SPORTS
April 19, 2014 | By Steve Dilbeck
Maybe the numbers seem slightly arbitrary, but that doesn't mean they aren't impressive. Zach Greinke is on some kind of roll and has been now for 16 regular season starts. He went six strong innings Friday night, holding the Diamondbacks to a Miguel Montero solo home run and two other hits. In each of those 16 consecutive starts he has pitched at least five innings without giving up more than two runs. That's the longest such streak since 1914, or as far back as the Dodgers can check.
ENTERTAINMENT
April 19, 2014 | By Susan King, Los Angeles Times
Award-winning producer-writer-director George Schlatter is a kind of P.T. Barnum of the small screen. An innovative showman, the 81-year-old Schlatter turned the comedy genre on its head with the hip, groundbreaking series "Rowan & Martin's Laugh-In" (1968-73) and helped usher in the reality show format with "Real People" (1979-84) But that's not all, folks. He also created the "American Comedy Awards," produced countless TV specials, including "A Party for Richard Pryor" and "Sinatra: 80 Years My Way," and earned more than a few honors for his work, including Emmys and Golden Globes.
CALIFORNIA | LOCAL
April 16, 2014 | By Chris Megerian
SACRAMENTO - Raising the stakes in his campaign to strengthen California's finances, Gov. Jerry Brown on Wednesday called a special session of the state Legislature for next week to consider a new plan to save money and pay off state debt, an election-year pitch that he must make to lawmakers without the benefit of a Democratic supermajority. Brown's proposal is aimed at cushioning the state against recessions and calming its turbulent fiscal waters. It would require Sacramento to capture spikes in revenue and either save the money to prevent budget cuts during a downturn or pay off debt and cover long-term liabilities such as public pensions.
CALIFORNIA | LOCAL
April 16, 2014 | By Chris Megerian
SACRAMENTO -- Gov. Jerry Brown on Wednesday called a legislative special session to prod lawmakers to approve his proposal for creating a new reserve fund, which the governor says will insulate the state from the economic turbulence it's suffered in the past. The special session is scheduled to begin on April 24. California has had a rainy day fund since 2004, but it's mostly been left empty amid the state's budget crises and there are weak rules for funding the account. Brown wants a new plan that would require the state to save some tax revenue from capital gains.
SCIENCE
April 14, 2014 | By Amina Khan
Fruit flies seem to have a preternatural ability to evade annoyed swatters. Now, laser-wielding scientists have discovered the secret of these winged escape artists: They execute speedy hairpin turns by banking in the same way that fighter jets do. The aerial skills of Drosophila hydei , described this month in the journal Science, could provide insight into the complex neural circuitry that makes such impressive maneuvers possible - and perhaps...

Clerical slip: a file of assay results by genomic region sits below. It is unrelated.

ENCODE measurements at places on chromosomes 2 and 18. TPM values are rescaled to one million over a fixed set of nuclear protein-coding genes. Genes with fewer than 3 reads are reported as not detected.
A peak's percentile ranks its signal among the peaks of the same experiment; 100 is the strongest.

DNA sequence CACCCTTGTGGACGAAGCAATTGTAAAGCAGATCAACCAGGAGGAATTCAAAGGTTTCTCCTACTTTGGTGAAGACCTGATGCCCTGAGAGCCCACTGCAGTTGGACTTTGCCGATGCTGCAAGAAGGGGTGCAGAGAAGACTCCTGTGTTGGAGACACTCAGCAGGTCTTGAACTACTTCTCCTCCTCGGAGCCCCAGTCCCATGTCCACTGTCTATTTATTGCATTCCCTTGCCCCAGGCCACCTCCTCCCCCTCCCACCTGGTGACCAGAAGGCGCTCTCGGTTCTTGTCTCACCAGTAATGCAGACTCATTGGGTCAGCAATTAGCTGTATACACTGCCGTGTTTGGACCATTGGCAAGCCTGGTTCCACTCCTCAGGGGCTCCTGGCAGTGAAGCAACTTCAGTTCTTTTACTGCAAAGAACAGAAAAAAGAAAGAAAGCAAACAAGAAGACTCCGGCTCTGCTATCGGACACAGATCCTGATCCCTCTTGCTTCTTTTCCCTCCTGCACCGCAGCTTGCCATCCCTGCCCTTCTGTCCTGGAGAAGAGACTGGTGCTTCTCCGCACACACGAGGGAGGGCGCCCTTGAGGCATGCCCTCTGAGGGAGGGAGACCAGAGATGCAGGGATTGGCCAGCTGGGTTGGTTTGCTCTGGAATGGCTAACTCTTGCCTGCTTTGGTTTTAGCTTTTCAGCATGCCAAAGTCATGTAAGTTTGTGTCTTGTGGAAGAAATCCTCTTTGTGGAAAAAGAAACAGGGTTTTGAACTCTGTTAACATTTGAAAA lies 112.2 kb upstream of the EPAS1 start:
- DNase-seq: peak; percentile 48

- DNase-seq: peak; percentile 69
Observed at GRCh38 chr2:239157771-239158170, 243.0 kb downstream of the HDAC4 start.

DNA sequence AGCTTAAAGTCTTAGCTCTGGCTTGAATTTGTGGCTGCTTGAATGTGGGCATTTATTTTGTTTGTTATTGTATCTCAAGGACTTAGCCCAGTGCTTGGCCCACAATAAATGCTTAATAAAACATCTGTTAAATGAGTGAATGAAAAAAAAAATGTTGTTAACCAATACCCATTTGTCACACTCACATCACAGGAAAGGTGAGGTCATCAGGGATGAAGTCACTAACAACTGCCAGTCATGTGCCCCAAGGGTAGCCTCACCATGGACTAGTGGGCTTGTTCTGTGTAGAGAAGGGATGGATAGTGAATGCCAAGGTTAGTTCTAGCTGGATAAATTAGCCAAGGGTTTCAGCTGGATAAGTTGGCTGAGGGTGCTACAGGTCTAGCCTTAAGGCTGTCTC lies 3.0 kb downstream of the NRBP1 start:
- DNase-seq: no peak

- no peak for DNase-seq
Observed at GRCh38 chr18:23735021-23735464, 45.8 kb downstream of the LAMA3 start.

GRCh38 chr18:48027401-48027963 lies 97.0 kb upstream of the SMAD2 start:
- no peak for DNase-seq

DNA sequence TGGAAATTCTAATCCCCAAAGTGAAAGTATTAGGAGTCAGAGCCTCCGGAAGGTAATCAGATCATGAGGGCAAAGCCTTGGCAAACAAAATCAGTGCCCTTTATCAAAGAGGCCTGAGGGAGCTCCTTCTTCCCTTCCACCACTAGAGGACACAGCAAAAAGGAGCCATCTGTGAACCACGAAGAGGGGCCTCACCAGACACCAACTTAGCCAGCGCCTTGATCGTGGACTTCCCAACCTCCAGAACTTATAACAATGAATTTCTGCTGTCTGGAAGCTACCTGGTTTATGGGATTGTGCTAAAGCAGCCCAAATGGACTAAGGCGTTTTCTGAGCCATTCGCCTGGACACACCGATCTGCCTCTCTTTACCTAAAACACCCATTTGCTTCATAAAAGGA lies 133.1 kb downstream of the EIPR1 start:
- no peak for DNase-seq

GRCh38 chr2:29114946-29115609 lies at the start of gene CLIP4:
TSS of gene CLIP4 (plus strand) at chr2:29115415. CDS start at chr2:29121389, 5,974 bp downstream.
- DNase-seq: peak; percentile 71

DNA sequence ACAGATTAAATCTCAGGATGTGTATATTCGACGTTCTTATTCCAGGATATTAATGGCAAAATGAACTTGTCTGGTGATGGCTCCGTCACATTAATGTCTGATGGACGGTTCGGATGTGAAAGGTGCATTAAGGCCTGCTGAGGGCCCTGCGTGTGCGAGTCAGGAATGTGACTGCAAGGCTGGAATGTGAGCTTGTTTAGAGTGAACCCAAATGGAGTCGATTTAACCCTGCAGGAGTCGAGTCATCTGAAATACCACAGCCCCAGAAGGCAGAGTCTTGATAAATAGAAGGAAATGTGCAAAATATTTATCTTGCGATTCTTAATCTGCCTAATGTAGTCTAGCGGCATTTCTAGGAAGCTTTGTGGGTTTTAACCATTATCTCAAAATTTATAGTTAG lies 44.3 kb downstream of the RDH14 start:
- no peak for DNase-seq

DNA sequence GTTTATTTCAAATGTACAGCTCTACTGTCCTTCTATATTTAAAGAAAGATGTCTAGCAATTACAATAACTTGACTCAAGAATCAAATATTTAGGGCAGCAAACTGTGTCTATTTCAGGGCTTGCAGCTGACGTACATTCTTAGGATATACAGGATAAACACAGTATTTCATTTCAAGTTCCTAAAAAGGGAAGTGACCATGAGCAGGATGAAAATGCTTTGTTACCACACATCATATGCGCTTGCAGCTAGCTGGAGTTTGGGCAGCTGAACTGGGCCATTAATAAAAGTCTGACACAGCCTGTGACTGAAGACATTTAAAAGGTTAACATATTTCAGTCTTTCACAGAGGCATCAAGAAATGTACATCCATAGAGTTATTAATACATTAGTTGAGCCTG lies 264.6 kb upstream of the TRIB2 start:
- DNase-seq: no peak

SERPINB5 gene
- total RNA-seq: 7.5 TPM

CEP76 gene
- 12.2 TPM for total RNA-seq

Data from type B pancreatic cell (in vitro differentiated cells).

SPORTS
January 29, 1989 | STEVE BERKOWITZ, The Washington Post
Dale Brown says Chris Jackson is "a very unique man." "Somewhere along his life," Brown said this week, "the good Lord reached down and touched him on the shoulder. He gave him special skills and He gave him a special attitude." He also gave Chris Jackson to Dale Brown and Louisiana State University. And ever since, it has been Jackson who has been doing most of the giving. With this 6-foot-1, 170-pound freshman point guard from Gulfport, Miss., averaging 28.1 points, 4.2 assists, 3.
CALIFORNIA | LOCAL
January 20, 1991 | AMY LOUISE KAZMIN, TIMES STAFF WRITER
Actor Robert Young, who for 10 years served as the ideal TV patriarch in "Father Knows Best" and went on to star in "Marcus Welby, M.D.," attempted suicide at his Westlake Village home last week, authorities said Saturday. Lt. Bob Barrier, of the Los Angeles County Sheriff's Department, said Young, 83, ran a hose from the exhaust pipe to his car's interior last Saturday about 7:45 a.m. Authorities were alerted after Young called a tow truck to try to start his car.
SPORTS
April 7, 2014 | By David Wharton
Monday night's NCAA tournament final between Kentucky and Connecticut marks 50 seasons since UCLA's first basketball championship -- a title the Bruins might not have won if not for the cheerleaders. In his book, "Wooden: A Coach's Life," Seth Davis recalls that UCLA was tied with Kansas State late in the 1963-64 semifinal when the cheerleaders finally showed up. Their connecting flight had been delayed by a Chicago snowstorm. How important were they? Two of the young women were dating starters.
ENTERTAINMENT
April 5, 2014 | By Susan King
Just two weeks after the Beatles' landmark appearance on "The Ed Sullivan Show" in February 1964, the British group the Dave Clark Five - the Beatles' biggest rivals in the U.S. - had its own remarkable debut on the hugely popular Sunday night CBS show. It was the start of something big. The DC5 performed "Glad All Over," which had knocked the Beatles' "I Want to Hold Your Hand" off the top of the U.K. charts earlier in the year. The members of the group from Tottenham in North London were handsome and well dressed, and their music was a pulsating mix of percussion, vocals, sax and sex appeal.